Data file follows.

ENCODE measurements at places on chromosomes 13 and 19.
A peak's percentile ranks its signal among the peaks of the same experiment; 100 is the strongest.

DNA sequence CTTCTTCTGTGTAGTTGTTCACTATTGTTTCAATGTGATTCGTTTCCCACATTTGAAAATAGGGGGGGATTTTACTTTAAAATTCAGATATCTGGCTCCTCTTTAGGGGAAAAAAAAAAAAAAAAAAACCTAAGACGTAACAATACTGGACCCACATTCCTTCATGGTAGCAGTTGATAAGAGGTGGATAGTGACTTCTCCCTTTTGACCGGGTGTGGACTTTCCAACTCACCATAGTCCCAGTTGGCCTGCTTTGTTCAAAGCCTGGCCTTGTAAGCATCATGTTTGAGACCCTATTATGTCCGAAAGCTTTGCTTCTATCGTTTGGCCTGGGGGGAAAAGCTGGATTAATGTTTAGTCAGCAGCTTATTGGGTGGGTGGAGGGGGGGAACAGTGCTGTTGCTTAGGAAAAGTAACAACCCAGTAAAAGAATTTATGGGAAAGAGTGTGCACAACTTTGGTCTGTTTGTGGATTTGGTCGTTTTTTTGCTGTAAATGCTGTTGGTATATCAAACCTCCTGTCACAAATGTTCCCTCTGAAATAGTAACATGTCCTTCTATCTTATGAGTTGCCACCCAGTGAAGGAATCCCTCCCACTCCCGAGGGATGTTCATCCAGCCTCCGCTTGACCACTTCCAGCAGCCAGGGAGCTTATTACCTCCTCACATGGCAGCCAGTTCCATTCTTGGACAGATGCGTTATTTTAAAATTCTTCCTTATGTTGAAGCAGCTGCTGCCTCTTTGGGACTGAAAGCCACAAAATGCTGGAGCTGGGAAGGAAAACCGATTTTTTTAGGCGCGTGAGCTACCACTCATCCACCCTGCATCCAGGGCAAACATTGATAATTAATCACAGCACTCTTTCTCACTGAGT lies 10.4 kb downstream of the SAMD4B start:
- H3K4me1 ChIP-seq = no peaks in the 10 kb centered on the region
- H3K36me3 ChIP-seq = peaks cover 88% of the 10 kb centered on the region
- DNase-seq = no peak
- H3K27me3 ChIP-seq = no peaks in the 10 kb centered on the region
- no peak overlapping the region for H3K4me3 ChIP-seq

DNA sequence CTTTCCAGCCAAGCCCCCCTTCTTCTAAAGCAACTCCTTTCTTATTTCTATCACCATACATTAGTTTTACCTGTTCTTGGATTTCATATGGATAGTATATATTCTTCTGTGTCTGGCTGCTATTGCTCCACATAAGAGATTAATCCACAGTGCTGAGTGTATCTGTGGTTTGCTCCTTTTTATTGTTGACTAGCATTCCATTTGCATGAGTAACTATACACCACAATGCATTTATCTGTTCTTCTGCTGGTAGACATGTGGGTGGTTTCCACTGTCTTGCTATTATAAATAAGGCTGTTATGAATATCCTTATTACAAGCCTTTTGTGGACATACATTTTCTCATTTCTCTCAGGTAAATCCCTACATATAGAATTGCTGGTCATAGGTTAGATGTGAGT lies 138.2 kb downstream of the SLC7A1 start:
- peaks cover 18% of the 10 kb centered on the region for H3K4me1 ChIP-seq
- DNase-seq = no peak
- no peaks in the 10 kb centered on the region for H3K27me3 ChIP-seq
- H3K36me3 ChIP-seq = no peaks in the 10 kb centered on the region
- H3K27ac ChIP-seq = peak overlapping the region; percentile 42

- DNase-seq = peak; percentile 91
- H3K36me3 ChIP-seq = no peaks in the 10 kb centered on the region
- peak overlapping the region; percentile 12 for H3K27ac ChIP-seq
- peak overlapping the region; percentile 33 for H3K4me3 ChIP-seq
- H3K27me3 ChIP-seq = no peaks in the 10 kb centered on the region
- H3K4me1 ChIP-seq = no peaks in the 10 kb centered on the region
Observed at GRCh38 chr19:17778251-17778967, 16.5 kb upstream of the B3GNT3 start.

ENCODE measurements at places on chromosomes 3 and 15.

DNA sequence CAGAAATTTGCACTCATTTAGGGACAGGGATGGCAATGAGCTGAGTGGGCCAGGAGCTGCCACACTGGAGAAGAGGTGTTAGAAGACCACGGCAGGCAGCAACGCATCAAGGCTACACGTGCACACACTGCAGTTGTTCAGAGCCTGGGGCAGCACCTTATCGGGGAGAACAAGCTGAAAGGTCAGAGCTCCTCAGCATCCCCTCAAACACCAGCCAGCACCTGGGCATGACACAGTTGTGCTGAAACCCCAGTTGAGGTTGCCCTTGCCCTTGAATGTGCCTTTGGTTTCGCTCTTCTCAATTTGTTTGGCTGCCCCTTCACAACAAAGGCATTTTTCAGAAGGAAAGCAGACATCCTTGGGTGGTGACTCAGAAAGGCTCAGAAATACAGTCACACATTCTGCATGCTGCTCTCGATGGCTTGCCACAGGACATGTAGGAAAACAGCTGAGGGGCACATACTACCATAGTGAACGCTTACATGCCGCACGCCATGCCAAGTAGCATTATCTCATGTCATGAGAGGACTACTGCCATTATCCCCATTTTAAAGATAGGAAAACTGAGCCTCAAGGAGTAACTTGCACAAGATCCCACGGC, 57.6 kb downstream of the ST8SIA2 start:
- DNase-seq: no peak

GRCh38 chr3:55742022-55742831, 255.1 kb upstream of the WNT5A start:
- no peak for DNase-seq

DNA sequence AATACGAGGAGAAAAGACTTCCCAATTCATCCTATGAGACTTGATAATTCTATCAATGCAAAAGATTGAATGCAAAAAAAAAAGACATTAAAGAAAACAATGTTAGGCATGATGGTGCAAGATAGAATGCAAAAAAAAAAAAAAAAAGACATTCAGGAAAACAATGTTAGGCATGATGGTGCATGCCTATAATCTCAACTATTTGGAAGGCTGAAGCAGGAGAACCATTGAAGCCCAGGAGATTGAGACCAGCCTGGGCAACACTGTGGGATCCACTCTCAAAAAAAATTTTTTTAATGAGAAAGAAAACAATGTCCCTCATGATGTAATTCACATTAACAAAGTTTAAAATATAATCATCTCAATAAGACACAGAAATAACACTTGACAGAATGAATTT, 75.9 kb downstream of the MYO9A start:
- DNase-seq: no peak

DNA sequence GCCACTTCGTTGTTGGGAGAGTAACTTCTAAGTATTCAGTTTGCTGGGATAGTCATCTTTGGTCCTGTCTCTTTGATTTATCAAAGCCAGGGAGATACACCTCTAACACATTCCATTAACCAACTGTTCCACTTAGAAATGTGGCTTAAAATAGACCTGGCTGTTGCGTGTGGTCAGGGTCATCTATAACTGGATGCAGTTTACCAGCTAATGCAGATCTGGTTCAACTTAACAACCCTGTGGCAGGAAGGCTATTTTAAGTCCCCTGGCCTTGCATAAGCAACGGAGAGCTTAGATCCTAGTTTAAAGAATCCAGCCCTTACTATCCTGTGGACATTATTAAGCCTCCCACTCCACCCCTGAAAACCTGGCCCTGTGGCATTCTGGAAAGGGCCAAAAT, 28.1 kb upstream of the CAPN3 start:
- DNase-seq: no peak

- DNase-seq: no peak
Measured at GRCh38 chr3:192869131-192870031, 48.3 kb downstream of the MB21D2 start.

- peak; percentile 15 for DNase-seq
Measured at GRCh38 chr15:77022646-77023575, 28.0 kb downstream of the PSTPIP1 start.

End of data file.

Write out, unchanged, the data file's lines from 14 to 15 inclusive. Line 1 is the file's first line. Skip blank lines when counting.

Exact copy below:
- H3K27ac ChIP-seq = peak overlapping the region; percentile 42

- DNase-seq = peak; percentile 91